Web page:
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Acknowledgements

We thank the Protein Sciences Group at Genomics Institute of the Novartis Research Foundation for protein production; G. Silvestri (Emory University) for the peripheral blood mononuclear cell samples from non-human primates; the sequencing core at La Jolla Institute for the generation of RNA-seq data; and the National Disease Resource Interchange for tonsil samples. The contents of the secretomics collection of the Genomics Institute of the Novartis Research Foundation are proprietary. Access to the collection may be considered for further research collaboration agreements on a case-by-case basis. Supported by the US National Institutes of Health (UM1-AI100663 to S.C.) and internal funding from the La Jolla Institute (S.C.) and the Genomics Institute of the Novartis Research Foundation (A.M.).

Author information

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Authors

Contributions

M.L. and J.E.W. performed experiments and analyzed data; F.A. performed SMAD-related experiments; Z.M. generated and analyzed immunofluorescence data; C.D. contributed to optimization of the screen; A.T.M. provided the secretomics library; M.L. and S.C. conceived of and designed the experiments and wrote the paper; and S.C. supervised the study.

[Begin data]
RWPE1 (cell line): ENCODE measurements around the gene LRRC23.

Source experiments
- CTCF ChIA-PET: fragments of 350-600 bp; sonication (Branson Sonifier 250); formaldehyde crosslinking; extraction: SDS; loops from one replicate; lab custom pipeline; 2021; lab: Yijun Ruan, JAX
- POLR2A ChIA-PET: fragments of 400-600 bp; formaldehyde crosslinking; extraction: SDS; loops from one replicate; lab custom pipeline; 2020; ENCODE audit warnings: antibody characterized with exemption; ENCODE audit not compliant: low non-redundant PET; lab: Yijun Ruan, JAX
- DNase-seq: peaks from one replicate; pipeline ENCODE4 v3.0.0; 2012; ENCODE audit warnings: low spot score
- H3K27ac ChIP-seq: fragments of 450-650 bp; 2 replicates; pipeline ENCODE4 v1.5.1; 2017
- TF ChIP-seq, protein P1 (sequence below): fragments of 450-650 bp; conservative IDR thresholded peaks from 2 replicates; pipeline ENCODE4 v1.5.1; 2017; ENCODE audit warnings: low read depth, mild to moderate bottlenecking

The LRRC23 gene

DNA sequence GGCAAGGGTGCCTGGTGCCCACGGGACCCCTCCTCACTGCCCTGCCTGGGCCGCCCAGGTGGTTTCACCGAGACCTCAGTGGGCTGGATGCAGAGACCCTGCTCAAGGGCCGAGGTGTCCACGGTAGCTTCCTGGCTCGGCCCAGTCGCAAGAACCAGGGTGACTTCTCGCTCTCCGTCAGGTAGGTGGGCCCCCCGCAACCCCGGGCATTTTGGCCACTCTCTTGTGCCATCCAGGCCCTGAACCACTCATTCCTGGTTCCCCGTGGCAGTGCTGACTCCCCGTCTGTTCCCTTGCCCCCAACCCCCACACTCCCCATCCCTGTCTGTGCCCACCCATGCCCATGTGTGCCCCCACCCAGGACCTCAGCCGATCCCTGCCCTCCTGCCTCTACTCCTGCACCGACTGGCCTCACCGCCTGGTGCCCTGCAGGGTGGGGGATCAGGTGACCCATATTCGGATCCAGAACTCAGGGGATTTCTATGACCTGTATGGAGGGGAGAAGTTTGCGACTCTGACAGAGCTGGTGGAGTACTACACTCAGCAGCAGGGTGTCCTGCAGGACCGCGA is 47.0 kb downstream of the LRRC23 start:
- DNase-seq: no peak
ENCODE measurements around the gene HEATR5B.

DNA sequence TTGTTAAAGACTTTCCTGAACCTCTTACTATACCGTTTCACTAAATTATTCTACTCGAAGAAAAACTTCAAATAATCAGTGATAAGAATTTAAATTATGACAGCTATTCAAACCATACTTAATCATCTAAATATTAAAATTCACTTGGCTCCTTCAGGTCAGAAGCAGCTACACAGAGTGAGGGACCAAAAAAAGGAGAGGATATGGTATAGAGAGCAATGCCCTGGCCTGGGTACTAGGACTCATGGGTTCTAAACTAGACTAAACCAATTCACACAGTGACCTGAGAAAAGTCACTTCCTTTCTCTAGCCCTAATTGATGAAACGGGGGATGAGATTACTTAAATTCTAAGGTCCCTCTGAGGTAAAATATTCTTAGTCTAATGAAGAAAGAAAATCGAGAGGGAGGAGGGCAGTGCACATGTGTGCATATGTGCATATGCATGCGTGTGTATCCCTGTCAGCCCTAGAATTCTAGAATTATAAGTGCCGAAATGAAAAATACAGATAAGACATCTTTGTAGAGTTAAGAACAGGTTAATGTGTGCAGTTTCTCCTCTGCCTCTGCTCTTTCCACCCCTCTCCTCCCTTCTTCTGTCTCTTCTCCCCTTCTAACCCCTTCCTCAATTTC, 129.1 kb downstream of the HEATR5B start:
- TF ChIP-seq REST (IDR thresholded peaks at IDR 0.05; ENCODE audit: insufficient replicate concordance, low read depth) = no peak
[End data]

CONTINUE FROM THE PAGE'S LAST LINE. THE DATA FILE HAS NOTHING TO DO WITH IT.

Corresponding author

Correspondence to Shane Crotty.

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The authors declare no competing financial interests.

Integrated supplementary information

Supplementary Figure 1 High-throughput screen for novel inducer of TFH cell differentiation.

(a) Schematic of primary screen. Purified human naïve CD4 T cells were stimulated by anti-CD3/CD28 beads on 384 well plates on day 0. The GNF secretomics recombinant proteins were added at the beginning of the stimulation. Each secretomics protein was tested in duplicate. After 5 d of in vitro culture, cells were evaluated by automated flow cytometry analysis for the expression of Tfh signature markers, including CXCR5 and PD-1.(b) Overall screen workflow.(c) Enrichment of CXCR5+ cell induction reported as z-score for each recombinant protein on cells in a. Activin A is shown in red.

Supplementary Figure 2 INBHA expression in human tonsils.